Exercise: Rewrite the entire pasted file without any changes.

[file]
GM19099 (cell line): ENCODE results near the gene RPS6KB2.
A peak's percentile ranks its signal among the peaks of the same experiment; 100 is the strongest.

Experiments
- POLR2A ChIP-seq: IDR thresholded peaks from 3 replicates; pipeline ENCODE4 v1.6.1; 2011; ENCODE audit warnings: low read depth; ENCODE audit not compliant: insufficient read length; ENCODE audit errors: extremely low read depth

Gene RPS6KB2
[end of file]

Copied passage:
GM19099 (cell line): ENCODE results near the gene RPS6KB2.
A peak's percentile ranks its signal among the peaks of the same experiment; 100 is the strongest.

Experiments
- POLR2A ChIP-seq: IDR thresholded peaks from 3 replicates; pipeline ENCODE4 v1.6.1; 2011; ENCODE audit warnings: low read depth; ENCODE audit not compliant: insufficient read length; ENCODE audit errors: extremely low read depth

Gene RPS6KB2